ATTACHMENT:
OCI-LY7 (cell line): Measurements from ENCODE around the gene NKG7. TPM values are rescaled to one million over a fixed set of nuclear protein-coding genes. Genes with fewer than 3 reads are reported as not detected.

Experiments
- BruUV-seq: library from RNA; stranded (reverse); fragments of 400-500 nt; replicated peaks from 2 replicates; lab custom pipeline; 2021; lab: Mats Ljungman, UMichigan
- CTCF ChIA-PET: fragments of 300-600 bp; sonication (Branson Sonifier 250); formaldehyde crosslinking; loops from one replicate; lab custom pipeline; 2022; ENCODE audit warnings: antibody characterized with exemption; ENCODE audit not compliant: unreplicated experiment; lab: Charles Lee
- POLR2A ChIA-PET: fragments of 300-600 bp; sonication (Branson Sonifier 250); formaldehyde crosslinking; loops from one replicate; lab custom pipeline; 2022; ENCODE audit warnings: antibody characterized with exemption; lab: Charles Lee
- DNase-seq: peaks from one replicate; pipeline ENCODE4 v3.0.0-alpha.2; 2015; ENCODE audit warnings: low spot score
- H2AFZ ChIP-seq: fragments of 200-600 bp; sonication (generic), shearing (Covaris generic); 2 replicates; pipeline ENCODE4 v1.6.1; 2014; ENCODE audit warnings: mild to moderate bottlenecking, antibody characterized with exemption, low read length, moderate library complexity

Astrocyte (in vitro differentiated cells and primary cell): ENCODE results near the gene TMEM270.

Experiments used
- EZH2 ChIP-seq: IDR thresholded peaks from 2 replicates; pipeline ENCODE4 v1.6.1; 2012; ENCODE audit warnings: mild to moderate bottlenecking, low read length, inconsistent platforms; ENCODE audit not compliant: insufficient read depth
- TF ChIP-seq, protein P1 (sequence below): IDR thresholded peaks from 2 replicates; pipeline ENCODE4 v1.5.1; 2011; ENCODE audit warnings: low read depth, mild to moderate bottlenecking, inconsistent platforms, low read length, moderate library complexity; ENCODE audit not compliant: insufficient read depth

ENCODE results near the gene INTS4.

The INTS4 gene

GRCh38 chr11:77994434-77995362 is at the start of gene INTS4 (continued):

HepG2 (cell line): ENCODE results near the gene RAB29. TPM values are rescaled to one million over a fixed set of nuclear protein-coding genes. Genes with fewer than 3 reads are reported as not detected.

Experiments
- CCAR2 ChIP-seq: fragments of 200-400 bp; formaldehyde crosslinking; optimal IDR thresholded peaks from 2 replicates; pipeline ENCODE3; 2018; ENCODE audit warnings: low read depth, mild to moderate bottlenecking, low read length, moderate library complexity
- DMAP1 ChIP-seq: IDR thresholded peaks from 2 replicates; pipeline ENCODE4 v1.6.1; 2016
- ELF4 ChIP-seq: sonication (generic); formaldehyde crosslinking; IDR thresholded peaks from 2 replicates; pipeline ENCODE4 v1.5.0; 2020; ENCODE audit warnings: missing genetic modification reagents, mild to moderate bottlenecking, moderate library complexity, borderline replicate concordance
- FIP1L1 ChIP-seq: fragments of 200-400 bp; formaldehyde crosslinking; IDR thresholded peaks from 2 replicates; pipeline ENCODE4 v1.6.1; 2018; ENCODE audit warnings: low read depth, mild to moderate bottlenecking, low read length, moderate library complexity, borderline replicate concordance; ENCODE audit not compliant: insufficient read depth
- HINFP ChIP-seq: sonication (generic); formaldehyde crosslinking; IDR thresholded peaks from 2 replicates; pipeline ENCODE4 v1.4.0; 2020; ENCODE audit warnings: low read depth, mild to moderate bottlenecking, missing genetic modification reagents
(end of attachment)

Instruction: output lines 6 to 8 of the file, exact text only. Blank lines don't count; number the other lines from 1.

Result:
- DNase-seq: peaks from one replicate; pipeline ENCODE4 v3.0.0-alpha.2; 2015; ENCODE audit warnings: low spot score
- H2AFZ ChIP-seq: fragments of 200-600 bp; sonication (generic), shearing (Covaris generic); 2 replicates; pipeline ENCODE4 v1.6.1; 2014; ENCODE audit warnings: mild to moderate bottlenecking, antibody characterized with exemption, low read length, moderate library complexity

Astrocyte (in vitro differentiated cells and primary cell): ENCODE results near the gene TMEM270.